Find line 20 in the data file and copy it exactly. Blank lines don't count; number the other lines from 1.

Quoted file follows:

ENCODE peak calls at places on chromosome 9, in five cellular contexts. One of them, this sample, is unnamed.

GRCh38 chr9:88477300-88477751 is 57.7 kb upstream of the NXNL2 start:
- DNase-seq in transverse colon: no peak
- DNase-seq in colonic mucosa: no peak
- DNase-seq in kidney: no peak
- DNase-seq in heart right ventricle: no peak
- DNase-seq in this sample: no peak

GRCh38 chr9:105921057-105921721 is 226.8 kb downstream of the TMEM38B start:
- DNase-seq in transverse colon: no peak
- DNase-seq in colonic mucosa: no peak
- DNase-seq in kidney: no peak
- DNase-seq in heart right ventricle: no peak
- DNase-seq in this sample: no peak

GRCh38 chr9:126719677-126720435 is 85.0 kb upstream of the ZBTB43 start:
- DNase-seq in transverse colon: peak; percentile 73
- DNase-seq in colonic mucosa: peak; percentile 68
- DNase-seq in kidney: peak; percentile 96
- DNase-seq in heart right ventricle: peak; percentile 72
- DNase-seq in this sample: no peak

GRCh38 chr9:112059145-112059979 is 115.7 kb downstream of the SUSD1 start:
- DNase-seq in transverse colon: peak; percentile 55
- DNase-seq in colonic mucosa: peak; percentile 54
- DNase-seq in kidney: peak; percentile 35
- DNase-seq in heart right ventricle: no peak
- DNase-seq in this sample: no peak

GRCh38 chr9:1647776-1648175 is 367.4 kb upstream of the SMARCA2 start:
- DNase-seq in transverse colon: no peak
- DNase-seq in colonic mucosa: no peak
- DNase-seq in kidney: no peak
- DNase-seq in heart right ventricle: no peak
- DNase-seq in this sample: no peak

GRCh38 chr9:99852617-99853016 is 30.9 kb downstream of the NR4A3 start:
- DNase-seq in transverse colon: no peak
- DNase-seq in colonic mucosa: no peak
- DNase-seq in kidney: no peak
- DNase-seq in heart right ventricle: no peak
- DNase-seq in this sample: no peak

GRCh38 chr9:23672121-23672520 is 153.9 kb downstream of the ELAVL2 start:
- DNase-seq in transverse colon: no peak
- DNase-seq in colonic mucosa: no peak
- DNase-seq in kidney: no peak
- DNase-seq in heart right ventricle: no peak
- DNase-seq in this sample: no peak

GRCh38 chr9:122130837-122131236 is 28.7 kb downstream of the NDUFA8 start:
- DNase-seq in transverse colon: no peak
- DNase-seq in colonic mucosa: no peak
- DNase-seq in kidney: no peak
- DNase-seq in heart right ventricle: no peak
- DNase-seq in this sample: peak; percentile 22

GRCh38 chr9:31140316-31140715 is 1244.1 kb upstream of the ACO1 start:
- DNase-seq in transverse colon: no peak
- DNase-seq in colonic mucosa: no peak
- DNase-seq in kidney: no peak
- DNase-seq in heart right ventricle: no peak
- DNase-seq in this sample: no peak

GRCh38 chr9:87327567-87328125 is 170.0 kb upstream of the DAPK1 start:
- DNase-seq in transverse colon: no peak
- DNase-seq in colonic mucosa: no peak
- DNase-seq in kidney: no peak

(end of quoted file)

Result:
GRCh38 chr9:112059145-112059979 is 115.7 kb downstream of the SUSD1 start: